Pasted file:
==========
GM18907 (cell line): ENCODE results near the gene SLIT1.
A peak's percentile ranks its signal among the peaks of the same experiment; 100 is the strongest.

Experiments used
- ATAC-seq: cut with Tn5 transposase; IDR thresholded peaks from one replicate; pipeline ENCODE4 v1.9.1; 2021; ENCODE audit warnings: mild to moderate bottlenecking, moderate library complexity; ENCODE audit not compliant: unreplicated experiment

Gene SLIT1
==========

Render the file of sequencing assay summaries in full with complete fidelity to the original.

GM18907 (cell line): ENCODE results near the gene SLIT1.
A peak's percentile ranks its signal among the peaks of the same experiment; 100 is the strongest.

Experiments used
- ATAC-seq: cut with Tn5 transposase; IDR thresholded peaks from one replicate; pipeline ENCODE4 v1.9.1; 2021; ENCODE audit warnings: mild to moderate bottlenecking, moderate library complexity; ENCODE audit not compliant: unreplicated experiment

Gene SLIT1